Thursday, September 29, 2005

When The Book of Dead Birds came out, I expected a huge debate about my decision to write from the perspective of a different ethnicity from my own. I suppose that was a bit presumptuous of me--the book didn't end up evoking any sort of huge response; it was just a blip on the radar, although it did receive a very warm reception from those who did read it. So, I was both surprised and not when Google Alert brought this to my inbox: my book is going to be discussed at the 2006 Conference of the Society for Muti-Ethnic Studies: Europe and the Americas in Pamplona. Here is the call for panelists:

Panel title: “Assuming Ethnic Identity in Autobiographical Novels”

Convener: Cathy Waegner (University of Siegen)

The young, white, upper middle-class author Gayle Brandeis has written a powerful first novel called The Book of Dead Birds (2003): She describes the painful path of the daughter of a Korean prostitute and an African American soldier, growing up in a racialized district in San Diego. The author has conducted intensive research in order to authenticate the settings, events, and references to Korean culture in her bildungsroman. In numerous interviews, however, Brandeis insists on the autographical, deeply personal impulses of her book with its first-person narrator.

What are the problems involved when an author assumes an ethnic mask, in this case a composite yellow/black one? Mere “literary minstrelsy”? Arrogant presumption on the part of the mainstream author? Perhaps even unethical?? Does the charisma of the first-person narrator fade when the ethnicity of the author is known? Or is the author's imaginative feat intensified for the reader? Which narrative strategies enhance the interface between autobiography and fiction? Do we in fact have to re-think notions of “the autobiographical”? How do texts like this affect general perceptions of racialization and the history of ethnic persons?
Ideally, contributions to this panel would, taken as a whole, present a range of ethnicities of both authors and masks.

Send abstracts by October 15, 2005 to Cathy Waegner (

I was expecting questions like this to rise up--I asked them of myself constantly as I wrote the novel--so I can't be too shocked or hurt by them. Still, I have to admit that it does sting a bit to think of someone calling my work "literary minstrelsy", calling my creative choices an "arrogant presumption." It was so hard for me to come to terms with writing this novel. Those who have read about the evolution of the book know how much I resisted writing about Ava and Helen; when they first came to me, I tried to encourage them to leave. I didn't think I had the right to write their story. I didn't want to be a cultural imperialist, didn't want to claim a story that was not my own. They were so persistent, though, and I finally had to honor them and the story they carried to me. The impulse to write their story was not autobiographical--the impulse to write the poem that ultimately led to the novel was autobiographical, but once I found Ava and Helen, the story no longer had anything to do with me, with my life (or so I thought. Once I finished writing the novel, I realized how much I had in common with Ava, how close she and I were in spirit. But as I wrote, I didn't feel that way at all, wasn't writing from an autobiographical urge; in fact, at first I tried to consciously distance myself by writing Ava in the third person. It was only when I had a high fever and had the experience of slipping under her skin that I realized I needed to write her in the first person. And that was very scary for me, very humbling. I resisted that at first, too, but the story seemed to call for it. And the story did come to life when I began to write in the first person--even though at the time I still didn't see much of myself in Ava.)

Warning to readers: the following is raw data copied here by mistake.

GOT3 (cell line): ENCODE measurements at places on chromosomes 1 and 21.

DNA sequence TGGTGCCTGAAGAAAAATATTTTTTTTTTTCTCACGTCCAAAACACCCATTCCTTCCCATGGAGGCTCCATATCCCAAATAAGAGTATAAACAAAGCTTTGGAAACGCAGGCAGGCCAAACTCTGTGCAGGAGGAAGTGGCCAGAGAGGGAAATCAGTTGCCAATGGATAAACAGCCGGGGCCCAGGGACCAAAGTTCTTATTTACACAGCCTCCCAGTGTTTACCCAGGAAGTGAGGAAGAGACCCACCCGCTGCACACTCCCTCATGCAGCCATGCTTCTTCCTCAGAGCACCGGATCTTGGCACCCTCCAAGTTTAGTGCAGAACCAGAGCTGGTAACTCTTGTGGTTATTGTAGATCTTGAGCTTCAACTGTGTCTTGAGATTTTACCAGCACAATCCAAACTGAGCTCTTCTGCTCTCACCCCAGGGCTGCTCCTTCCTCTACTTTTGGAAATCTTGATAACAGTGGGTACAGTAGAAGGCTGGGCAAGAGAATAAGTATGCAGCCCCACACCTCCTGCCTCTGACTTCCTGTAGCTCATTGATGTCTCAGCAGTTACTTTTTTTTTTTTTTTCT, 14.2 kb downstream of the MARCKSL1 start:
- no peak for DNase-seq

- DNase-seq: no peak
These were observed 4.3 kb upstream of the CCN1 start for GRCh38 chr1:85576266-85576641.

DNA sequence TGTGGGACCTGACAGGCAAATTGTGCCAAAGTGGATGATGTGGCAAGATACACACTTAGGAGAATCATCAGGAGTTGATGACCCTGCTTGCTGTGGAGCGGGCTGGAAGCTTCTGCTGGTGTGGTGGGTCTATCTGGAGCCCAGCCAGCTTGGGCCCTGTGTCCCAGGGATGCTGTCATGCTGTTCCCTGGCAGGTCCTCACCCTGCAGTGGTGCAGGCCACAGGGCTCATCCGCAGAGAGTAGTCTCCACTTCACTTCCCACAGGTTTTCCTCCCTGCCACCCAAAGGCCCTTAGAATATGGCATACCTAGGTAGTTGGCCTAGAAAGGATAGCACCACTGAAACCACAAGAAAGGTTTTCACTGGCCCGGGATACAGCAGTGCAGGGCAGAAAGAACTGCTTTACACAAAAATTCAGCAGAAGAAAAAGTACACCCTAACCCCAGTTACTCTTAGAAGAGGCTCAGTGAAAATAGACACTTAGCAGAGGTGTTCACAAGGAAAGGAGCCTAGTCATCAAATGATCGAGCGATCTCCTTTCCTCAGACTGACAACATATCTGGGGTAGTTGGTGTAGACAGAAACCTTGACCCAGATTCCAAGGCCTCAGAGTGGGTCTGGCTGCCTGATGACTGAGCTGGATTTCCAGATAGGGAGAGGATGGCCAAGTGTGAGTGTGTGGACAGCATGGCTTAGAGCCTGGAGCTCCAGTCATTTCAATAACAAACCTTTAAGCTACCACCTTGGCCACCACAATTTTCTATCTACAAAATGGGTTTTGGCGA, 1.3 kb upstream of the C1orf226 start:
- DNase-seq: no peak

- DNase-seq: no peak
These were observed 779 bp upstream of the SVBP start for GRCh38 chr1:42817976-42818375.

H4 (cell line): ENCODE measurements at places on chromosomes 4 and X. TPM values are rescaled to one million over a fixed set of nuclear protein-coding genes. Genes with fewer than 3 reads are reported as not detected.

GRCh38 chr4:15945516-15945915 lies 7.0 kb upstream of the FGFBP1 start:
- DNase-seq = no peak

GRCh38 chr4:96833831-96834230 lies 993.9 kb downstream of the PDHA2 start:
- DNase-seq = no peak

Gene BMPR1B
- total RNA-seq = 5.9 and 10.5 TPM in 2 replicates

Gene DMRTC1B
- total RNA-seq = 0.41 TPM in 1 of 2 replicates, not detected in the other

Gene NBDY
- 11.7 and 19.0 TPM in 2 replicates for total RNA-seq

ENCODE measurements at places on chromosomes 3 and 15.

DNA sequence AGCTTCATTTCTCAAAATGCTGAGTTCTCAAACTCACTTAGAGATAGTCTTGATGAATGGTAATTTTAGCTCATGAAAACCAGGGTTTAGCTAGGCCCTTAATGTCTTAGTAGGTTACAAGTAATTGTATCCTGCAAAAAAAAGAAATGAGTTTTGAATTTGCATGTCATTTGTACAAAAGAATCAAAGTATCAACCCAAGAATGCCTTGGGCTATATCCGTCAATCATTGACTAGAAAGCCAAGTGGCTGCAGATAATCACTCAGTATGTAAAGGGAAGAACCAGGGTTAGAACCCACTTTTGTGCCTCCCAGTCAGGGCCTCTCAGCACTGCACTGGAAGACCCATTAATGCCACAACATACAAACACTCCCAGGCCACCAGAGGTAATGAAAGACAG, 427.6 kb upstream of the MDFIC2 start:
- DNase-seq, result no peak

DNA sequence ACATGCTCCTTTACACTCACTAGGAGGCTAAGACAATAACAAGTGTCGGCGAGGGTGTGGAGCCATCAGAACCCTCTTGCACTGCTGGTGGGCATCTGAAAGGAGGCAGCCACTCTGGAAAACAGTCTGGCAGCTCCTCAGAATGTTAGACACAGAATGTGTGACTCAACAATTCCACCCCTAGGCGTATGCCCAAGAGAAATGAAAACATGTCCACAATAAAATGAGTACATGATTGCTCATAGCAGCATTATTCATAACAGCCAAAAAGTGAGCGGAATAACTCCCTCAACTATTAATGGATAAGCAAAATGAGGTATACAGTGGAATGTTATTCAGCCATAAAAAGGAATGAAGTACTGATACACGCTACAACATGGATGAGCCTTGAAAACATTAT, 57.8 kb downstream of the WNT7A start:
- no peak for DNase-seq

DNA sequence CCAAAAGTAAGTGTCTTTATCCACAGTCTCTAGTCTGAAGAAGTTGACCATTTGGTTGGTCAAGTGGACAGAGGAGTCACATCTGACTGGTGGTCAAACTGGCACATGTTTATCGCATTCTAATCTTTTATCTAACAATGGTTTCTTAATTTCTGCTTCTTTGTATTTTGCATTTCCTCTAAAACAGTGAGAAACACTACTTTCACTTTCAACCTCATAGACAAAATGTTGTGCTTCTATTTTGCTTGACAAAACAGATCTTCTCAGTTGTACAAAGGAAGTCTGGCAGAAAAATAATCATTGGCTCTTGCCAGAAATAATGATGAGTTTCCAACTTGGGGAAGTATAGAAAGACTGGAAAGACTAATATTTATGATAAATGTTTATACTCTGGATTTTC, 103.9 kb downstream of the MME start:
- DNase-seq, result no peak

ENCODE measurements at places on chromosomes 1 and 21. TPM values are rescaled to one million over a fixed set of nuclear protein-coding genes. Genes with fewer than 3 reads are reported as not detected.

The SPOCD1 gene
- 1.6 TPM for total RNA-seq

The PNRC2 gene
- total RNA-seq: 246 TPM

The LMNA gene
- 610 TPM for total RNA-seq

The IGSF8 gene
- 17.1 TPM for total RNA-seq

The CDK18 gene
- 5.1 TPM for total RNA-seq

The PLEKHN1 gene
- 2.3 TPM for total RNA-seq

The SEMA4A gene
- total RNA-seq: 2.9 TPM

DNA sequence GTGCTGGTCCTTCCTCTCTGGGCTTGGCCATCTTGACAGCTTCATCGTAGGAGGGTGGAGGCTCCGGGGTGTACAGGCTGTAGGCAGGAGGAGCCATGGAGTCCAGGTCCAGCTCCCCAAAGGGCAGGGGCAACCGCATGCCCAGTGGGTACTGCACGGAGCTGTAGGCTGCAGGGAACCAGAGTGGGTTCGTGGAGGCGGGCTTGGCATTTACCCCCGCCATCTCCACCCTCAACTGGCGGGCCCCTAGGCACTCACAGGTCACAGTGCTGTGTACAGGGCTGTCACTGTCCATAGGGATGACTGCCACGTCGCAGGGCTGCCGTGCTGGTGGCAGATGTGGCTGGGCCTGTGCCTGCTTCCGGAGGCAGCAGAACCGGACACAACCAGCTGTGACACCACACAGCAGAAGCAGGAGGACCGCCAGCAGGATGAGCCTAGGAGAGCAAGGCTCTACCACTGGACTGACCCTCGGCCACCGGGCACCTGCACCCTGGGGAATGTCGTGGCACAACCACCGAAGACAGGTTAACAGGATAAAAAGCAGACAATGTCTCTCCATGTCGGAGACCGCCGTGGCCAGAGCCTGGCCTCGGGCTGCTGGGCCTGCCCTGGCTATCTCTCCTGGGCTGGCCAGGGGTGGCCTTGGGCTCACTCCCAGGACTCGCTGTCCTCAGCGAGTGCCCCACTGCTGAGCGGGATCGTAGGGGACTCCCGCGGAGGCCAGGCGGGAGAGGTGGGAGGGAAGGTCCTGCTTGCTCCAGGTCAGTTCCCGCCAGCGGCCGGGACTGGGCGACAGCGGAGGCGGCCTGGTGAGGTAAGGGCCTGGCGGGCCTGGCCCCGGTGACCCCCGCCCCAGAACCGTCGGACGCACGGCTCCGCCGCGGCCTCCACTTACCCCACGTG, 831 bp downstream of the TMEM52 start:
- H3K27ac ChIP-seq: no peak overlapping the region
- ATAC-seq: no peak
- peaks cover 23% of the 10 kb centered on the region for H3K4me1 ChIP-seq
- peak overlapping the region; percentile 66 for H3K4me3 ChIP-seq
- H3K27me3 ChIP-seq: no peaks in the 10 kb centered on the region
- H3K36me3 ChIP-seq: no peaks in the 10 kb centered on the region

I am curious to know how Cathy Waegner came to define me as upper-middle-class. I suppose that label might fit my life now, but at the time I started to write the novel, Matt and I would be lucky to be considered lower-middle-class. And the few years right before writing the novel, we were well below the poverty line. I do admit that I grew up with a priveleged background (I remember in fifth grade or so, my friend Emily asked what class my family was. She said of her own family, proudly, "We're upper middle class." I had never even heard of class before, other than within a school building. When pressed, my parents told me we could probably be considered in the same category as Emily's family, but they seemed uncomfortable talking about it. I remember being relieved that Emily wasn't "higher" than me, but then I thought about all the people who are below "upper", and what their lives must be like, and I felt very guilty. My first twinge of class consciousness.) I've never seen my class labeled in public before, and it feels strange. But I do need to own up to my priveleged status, and how it might affect people's response to my work. And I need to not be defensive about this panel; I need to let people interpret my book, my motives, however they wish to. It is out of my hands at this point.

I doubt I'll have a chance to attend the conference in Pamplona, but it would be very interesting to hear the discussion that ensues...

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